Also, I am always pleasantly surprised by decent pizza, and the wooden-exterior cart at the 12th and Hawthorn late-night scene is great. They built a real pizza oven in their truck and I wish I could remember their name. In fact, I wish that whole little court had a name, too.
Oh, I don't think I saw Laurelhurst Market on your list. (Owned by the Sympatica Supper Club guys). Go there. I think you won't have any complaint, so long as you aren't comparing it to French Laundry....
Finally, someone else who shares my overall perspective. Moved here from Austin two years ago. Austin has had its own city board here for more than three years. And it's very active. But Austin doesn't pat itself on the back about being a sent-from-heaven food city. But it has far better, more diverse food than Portland which is still quite backwater. Lots of young, enthusiastic "chefs" who don't really know food very well, and don't have much world view outside the PNW. Far too enamored of certain trends without the "chops" to pull off their goals properly. And the average diner here is not well educated either, so they just fall in line with what is hip, cool and new. Pretty funny, pretty sad. I go to places people rave about and can't figure out why these places get some much praise: Bunk, Apizza Scholls, Toro Bravo, Tabla, Pambiche, and one hundred more. And the truly good places remain half full even on Saturday night. I see it all the time.
Overall, Asian food here is a joke, and I include Pok Pok in that, the new, hip Ping is far worse, a terrific joke, really. Other Thai places are just mediocre for the most part. Vietnamese places here serve a largely ignorant non-Asian market, meaning they don't go much beyond pho which, then, is all the local know anything about. One place I love, Bun Bo Hue on SE 82nd, has amazingly bright, wonderful flavors...I've never seen another non-Asian in there who wasn't with an Asian companion. Yet crappy places around town stay full of folks eating mediocrity. Chinese? Lucky Strike has become very hip, but they miss the mark with most of their dishes, but no one in PDX knows the difference....I laud the young owners, just wish they would make a few minor adjustments and then they would deserve all the hipster accolades. The places I've found to have the best Chinese are almost always devoid of non-Asians...Shenzhen, Good Taste, Wing Wa BBQ King all have great stuff if you order correctly, and mediocre if you don't.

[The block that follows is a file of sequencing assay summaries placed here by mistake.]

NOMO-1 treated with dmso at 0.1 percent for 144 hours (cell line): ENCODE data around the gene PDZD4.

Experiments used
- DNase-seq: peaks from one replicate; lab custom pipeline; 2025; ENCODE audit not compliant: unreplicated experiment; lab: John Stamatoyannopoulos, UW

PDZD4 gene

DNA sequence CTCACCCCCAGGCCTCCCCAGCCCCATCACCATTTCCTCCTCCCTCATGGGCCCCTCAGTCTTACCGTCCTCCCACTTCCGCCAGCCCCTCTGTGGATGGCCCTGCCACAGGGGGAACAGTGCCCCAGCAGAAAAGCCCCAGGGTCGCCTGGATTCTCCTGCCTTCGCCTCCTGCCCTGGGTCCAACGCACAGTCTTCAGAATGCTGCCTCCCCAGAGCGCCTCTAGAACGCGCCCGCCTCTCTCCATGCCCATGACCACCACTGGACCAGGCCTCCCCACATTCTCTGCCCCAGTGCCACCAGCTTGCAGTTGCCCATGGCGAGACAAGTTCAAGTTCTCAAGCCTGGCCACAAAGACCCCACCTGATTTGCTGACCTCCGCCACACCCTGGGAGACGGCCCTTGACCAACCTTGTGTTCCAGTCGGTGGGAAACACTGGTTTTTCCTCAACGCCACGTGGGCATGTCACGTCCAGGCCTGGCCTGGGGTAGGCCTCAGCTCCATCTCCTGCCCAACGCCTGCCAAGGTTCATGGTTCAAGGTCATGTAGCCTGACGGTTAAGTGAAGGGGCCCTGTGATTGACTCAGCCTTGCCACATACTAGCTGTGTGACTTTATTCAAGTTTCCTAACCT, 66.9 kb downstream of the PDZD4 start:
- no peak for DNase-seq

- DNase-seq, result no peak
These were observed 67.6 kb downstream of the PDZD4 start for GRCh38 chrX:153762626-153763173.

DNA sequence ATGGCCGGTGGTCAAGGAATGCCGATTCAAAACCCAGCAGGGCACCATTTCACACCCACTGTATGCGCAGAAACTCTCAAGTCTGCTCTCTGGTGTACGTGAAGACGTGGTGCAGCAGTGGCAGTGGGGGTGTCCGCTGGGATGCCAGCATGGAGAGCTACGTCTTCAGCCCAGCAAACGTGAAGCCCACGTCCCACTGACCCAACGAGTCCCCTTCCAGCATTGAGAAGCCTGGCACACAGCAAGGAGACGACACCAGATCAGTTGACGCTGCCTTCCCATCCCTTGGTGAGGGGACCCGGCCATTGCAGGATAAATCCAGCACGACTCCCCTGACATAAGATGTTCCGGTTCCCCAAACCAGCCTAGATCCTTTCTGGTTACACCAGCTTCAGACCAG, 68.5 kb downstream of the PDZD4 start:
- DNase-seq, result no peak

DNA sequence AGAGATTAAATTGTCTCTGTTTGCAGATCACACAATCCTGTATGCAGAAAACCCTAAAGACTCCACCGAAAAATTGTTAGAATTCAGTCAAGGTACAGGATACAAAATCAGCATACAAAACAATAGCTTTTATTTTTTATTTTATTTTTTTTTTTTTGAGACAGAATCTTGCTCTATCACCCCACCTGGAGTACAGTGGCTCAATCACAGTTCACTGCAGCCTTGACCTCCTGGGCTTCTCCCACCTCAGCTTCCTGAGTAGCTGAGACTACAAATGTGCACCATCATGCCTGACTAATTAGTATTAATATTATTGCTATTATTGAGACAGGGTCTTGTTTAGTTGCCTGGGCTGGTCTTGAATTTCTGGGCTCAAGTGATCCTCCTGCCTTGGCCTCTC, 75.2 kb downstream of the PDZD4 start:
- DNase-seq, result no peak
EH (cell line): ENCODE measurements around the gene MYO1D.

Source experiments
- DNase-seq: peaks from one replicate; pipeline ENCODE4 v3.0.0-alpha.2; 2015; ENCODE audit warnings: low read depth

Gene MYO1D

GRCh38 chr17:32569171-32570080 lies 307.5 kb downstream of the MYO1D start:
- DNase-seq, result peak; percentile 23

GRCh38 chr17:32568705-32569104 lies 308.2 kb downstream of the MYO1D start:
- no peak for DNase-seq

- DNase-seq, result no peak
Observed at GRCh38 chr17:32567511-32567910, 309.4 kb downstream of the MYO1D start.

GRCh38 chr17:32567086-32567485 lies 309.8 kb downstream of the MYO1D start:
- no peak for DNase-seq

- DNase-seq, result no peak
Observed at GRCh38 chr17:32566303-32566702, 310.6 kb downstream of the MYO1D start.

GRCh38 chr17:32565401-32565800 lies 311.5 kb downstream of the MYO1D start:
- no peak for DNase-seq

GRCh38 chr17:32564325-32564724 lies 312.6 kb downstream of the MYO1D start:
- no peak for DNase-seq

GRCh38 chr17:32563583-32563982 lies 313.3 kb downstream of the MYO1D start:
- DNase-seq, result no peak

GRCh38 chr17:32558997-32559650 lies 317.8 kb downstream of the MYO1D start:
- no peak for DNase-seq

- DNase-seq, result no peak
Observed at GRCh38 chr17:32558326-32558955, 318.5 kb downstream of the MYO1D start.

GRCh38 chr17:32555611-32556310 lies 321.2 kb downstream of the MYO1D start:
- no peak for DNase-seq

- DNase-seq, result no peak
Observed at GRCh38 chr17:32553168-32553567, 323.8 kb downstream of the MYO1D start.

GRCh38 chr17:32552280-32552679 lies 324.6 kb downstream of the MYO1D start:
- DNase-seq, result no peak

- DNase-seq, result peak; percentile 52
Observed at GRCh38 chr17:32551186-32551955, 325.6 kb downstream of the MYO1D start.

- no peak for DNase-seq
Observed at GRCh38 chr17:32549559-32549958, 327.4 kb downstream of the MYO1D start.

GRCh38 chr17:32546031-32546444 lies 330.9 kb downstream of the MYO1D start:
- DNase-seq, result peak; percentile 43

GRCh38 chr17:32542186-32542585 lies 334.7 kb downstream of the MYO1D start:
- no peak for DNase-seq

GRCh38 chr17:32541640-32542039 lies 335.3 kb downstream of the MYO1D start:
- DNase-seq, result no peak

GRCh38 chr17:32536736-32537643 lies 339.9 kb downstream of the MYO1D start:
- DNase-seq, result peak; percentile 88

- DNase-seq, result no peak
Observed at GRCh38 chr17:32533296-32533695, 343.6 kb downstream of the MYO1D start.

I've been to most of the top-rated food carts. Nada. Potato Champion has great fries, but so what. Tabor's highly praised sandwiches are terrible, the now closed Asia Station that was drooled over on another food board served nasty XLB, Garden State, the S. Italian cart in Sellwood is a joke, and all the others likewise. One exception: Spella's coffee is fantastic. But people here are just gaga about these purveyors of food that is not really fast a lot of the time, not really cheap, and almost uniformly average or below. Lack of knowledge about good food. But the funniest part is that Portlanders think that this is the only city with food carts, that the concept just must have been invented in the oh-so-weird city. Along with beer, coffee, sandwiches, farmers' markets, locally grown produce, pork belly, pulled pork and god knows what else. Folks, I hate to break it to you, but Portland did not give rise to any of these. Someone on that other food Dot ORG site, commenting on an NBC news report on food carts in Portland and in NYC said, "I didn't know it was a trend in other places too." !!!!!!!!!!!!! Other places? How about everywhere else in the world? NYC has been famous for theirs for decades, Austin has had taco trucks, etc for decades as has the SF Bay area, etc etc etc. Ever been to Italy, Morocco, Mexico, Brasil, etc etc etc????? "A trend in other places too!!!!""" that still cracks me up.